In Easter week 1916, the Irish Volunteers occupied several positions close to the Church Street Capuchin community, setting up a headquarters and first aid station adjacent to the friary. Bibby was one of several friars who ministered throughout the week to the spiritual, physical and emotional needs of the insurgents and civilians, particularly the wounded and the dying, splitting most of his time between the Richmond hospital and the North Dublin Union (where many of the area’s residents sought refuge). In unspeakable scenes, on the Friday of that week, Fr Bibby administered the last rites to two youngsters who, upon climbing the union’s clock tower, were shot dead by a British sniper. The surrender order was issued that Saturday, the very next day, by Patrick Pearse, but prior to its receipt by the Volunteer detachment, Fr Bibby assisted in arranging an overnight truce in the area to allow the wounded to evacuate to the Richmond.

In the days that followed the suppression of the Rising, Fr Bibby and other friars visited prisoners, both male and female, in Kilmainham jail and Richmond army barracks. The friars would hear confessions, offer comfort, and would take messages back to their families regarding the prisoners’ locations and circumstances. Unlike the Kilmainham chaplain, Fr Bibby and his fellow Capuchins were sympathetic to the imprisoned rebels.

He was one of the friars who ministered to the eight rebel leaders who were to be executed in Kilmainham on the mornings of 4 and 8 May; and accompanied at least two of them (Michael O’Hanrahan and Seán Heuston) to their deaths, witnessing their last moment before death by firing squad, and anointing their bodies. Fr Bibby also consoled the families of those executed, with O’Hanrahan’s sister recalling:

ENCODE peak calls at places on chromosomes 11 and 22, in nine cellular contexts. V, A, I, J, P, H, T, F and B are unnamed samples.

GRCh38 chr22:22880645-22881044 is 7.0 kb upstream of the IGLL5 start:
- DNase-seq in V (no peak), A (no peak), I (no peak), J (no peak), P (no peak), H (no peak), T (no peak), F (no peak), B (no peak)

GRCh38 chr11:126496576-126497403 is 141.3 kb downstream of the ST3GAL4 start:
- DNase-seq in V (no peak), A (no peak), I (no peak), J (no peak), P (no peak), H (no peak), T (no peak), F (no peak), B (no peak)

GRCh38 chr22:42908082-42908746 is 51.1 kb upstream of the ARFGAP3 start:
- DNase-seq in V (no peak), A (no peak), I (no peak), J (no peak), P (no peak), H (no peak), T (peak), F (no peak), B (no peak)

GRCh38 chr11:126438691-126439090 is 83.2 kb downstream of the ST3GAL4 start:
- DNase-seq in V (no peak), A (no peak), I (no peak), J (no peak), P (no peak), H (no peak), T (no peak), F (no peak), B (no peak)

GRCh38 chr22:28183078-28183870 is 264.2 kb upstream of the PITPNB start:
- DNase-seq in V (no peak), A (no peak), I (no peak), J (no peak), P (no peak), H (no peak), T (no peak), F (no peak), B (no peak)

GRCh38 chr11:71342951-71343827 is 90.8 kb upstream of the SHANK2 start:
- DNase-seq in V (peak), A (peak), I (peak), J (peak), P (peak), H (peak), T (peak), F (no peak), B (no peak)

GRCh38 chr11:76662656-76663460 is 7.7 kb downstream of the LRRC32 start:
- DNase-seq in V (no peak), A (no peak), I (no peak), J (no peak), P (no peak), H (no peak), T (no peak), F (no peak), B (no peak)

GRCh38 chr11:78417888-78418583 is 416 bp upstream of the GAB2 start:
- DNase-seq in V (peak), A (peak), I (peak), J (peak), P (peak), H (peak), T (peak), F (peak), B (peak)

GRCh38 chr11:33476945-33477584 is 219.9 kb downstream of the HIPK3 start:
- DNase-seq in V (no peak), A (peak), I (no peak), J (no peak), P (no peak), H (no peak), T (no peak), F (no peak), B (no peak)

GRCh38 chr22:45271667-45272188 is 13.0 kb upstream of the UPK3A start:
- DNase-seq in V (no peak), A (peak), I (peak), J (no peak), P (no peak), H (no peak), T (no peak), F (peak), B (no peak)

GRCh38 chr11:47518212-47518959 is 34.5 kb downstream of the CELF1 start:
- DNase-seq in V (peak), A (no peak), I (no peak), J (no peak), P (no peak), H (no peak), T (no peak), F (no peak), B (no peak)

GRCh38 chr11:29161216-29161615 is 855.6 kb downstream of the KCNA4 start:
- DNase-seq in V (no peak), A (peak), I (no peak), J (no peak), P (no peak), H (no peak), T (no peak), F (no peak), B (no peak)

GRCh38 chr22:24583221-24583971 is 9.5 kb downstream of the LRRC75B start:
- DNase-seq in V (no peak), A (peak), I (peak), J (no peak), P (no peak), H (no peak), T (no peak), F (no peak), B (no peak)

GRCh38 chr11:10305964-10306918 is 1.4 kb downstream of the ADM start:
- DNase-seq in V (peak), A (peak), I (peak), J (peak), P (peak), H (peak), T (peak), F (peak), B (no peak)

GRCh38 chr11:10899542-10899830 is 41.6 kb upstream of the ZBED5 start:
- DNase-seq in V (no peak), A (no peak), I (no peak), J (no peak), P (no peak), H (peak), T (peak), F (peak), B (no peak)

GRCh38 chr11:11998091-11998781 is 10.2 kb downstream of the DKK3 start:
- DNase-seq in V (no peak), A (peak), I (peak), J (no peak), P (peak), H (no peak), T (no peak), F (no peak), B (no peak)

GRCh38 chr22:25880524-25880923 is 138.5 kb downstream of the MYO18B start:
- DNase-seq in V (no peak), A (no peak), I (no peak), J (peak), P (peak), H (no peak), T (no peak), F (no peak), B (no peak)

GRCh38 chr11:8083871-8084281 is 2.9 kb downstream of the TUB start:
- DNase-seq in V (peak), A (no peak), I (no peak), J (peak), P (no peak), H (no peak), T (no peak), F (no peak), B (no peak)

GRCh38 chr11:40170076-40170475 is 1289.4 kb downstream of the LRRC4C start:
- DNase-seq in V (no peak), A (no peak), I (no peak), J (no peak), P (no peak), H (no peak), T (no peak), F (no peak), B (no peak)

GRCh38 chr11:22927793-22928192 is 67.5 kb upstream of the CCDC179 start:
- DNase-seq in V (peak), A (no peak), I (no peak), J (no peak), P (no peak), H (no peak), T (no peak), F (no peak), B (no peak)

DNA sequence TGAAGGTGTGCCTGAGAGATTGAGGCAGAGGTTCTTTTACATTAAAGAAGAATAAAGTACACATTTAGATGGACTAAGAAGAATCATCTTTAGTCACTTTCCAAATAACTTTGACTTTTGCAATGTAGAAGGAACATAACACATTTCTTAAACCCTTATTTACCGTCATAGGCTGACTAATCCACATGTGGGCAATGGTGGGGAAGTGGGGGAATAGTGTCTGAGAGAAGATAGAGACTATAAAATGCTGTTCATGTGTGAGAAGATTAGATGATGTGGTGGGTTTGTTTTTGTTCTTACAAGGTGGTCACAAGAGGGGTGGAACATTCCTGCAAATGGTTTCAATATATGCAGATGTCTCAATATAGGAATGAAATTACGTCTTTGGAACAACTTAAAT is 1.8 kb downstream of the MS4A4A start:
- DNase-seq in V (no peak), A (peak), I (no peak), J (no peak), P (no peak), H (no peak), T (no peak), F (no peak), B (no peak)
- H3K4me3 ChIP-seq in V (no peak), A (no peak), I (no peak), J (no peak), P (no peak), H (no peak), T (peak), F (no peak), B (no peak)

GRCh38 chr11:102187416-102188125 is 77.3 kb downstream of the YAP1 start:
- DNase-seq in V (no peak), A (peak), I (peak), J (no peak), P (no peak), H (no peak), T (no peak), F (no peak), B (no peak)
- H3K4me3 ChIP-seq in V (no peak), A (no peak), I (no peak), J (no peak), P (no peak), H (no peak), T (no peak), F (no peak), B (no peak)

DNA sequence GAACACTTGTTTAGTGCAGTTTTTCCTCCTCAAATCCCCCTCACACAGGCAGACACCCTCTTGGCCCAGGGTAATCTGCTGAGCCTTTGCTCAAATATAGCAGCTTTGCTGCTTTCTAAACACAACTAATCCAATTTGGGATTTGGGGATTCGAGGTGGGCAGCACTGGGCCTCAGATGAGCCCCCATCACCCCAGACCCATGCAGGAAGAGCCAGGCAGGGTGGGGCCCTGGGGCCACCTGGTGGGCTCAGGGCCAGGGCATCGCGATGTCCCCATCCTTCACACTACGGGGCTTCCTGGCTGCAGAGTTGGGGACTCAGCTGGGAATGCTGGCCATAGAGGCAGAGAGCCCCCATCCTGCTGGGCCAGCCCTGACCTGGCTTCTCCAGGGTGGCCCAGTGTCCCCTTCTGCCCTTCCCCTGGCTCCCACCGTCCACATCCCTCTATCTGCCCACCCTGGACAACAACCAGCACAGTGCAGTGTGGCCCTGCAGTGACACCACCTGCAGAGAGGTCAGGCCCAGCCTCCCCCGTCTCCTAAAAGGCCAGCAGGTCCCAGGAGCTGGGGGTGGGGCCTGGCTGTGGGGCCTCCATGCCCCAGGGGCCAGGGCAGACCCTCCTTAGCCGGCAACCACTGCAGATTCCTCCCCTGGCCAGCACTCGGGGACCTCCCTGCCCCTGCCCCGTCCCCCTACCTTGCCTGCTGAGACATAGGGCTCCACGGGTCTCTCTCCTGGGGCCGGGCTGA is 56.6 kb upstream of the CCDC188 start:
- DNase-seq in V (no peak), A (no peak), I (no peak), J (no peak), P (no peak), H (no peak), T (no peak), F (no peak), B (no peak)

‘These priests were marvellous. They saved the reason of many people whose sons and brothers were executed’

         (BMH, WS 270, p. 12).

Fr Bibby felt a sense of peace radiate from Séan Heuston and was struck by his selflessness, patriotism and genuine piety. Deeply moved, he wrote an account of Heuston’s last minutes for the Catholic Bulletin that was denied publication owing to strict censorship restrictions. However, a separate account that he later wrote made it into print in the Capuchin Annual of 1942 and 1966. In September 1917, Fr Bibby visited the republican prisoners who were on hunger strike in Mountjoy jail, including Thomas Ashe, not long before his death from the effects of forcible feeding.

During the war of 1919-21, Fr Bibby often visited imprisoned republicans. He helped IRA men on the run to secure safe houses, and carried messages between them and their families. A regular correspondent with prominent republicans and their families, he was particularly close with Tom Clarke’s widow and their three sons.  At least once, he communicated messages between Michael Collins and intelligence operatives. On the day before the execution of Kevin Barry (31 October 1920), he led a large crowd of protesting UCD students in a public recitation of the Rosary outside Mountjoy jail, and later would visit Barry in his cell to minister to him on the eve of his execution. Fr Bibby himself was arrested and questioned in Dublin Castle by the British military during a night raid of the Church Street friary (16-17 December 1920). He was arrested after several hours.

Letter from Kathleen Clarke to Fr Albert Bibby, 7 October 1916. Image courtesy of the Irish Capuchin Provincial Archives.

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He was also sympathetic to the anti-treaty position, and with his fellow Capuchin Fr Dominic O’Connor, ministered to the anti-treaty troops who seized the Four Courts in April 1922, and he sought to act as a mediator between them and the Free State provisional government. He was present in the Four Courts when it was attacked by the Free State troops, and he and Fr O’Connor accompanied the garrison’s injured to hospital both during the three-day bombardment and siege (28-30 June).  They helped to negotiate the garrison’s surrender, and would once again minister to the troops after the surrender.